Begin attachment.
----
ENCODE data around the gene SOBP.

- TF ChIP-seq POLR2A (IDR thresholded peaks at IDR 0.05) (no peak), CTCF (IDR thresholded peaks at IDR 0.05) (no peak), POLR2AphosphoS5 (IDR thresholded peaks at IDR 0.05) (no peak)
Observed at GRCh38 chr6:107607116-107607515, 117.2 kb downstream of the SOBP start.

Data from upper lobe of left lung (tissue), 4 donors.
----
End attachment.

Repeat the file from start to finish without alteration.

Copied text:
ENCODE data around the gene SOBP.

- TF ChIP-seq POLR2A (IDR thresholded peaks at IDR 0.05) (no peak), CTCF (IDR thresholded peaks at IDR 0.05) (no peak), POLR2AphosphoS5 (IDR thresholded peaks at IDR 0.05) (no peak)
Observed at GRCh38 chr6:107607116-107607515, 117.2 kb downstream of the SOBP start.

Data from upper lobe of left lung (tissue), 4 donors.